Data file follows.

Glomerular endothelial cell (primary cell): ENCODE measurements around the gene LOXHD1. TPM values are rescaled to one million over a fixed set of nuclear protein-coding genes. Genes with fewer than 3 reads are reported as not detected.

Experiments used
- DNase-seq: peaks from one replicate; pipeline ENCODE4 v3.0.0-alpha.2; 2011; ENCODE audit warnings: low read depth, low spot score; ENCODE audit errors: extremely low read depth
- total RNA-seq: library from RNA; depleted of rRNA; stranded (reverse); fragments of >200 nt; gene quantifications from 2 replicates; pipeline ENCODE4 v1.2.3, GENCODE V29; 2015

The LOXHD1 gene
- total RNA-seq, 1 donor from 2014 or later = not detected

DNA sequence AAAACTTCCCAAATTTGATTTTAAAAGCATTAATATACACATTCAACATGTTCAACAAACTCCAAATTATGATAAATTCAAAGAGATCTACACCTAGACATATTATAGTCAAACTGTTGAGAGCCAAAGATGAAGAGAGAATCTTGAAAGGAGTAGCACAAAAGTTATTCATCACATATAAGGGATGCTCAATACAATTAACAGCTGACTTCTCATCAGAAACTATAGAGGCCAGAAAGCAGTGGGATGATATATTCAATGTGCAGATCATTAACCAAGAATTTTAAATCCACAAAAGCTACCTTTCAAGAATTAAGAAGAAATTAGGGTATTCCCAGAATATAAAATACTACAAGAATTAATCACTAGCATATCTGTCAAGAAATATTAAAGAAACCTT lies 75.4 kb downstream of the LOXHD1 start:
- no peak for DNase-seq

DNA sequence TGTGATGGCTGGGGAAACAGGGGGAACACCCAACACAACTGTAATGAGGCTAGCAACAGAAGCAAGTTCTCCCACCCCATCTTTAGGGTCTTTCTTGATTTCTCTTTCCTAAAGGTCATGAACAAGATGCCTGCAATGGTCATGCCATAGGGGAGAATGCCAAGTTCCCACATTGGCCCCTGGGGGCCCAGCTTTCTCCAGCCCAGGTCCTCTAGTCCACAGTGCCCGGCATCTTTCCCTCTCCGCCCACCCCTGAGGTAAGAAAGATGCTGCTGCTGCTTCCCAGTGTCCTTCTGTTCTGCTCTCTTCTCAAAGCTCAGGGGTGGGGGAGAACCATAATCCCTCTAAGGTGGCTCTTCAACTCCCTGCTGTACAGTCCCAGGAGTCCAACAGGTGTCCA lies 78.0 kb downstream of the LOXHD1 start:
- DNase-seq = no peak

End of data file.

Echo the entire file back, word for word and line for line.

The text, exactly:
Glomerular endothelial cell (primary cell): ENCODE measurements around the gene LOXHD1. TPM values are rescaled to one million over a fixed set of nuclear protein-coding genes. Genes with fewer than 3 reads are reported as not detected.

Experiments used
- DNase-seq: peaks from one replicate; pipeline ENCODE4 v3.0.0-alpha.2; 2011; ENCODE audit warnings: low read depth, low spot score; ENCODE audit errors: extremely low read depth
- total RNA-seq: library from RNA; depleted of rRNA; stranded (reverse); fragments of >200 nt; gene quantifications from 2 replicates; pipeline ENCODE4 v1.2.3, GENCODE V29; 2015

The LOXHD1 gene
- total RNA-seq, 1 donor from 2014 or later = not detected

DNA sequence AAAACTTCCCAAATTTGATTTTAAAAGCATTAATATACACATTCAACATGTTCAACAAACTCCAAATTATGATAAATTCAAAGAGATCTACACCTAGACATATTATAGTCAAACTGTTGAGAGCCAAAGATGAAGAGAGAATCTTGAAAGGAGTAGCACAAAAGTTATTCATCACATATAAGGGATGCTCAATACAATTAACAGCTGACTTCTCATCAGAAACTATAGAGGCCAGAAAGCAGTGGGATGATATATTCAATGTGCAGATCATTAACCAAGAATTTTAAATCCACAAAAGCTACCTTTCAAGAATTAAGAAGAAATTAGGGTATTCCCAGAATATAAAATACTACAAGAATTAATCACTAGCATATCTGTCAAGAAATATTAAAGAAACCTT lies 75.4 kb downstream of the LOXHD1 start:
- no peak for DNase-seq

DNA sequence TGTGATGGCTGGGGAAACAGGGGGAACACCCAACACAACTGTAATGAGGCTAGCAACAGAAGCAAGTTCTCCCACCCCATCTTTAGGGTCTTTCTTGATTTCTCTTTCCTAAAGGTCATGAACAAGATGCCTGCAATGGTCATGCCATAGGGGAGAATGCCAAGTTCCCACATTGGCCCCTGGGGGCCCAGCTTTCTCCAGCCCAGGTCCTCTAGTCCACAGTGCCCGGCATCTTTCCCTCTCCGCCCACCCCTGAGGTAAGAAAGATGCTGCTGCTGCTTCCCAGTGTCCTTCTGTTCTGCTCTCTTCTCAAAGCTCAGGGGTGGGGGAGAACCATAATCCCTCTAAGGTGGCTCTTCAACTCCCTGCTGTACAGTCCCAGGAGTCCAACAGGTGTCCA lies 78.0 kb downstream of the LOXHD1 start:
- DNase-seq = no peak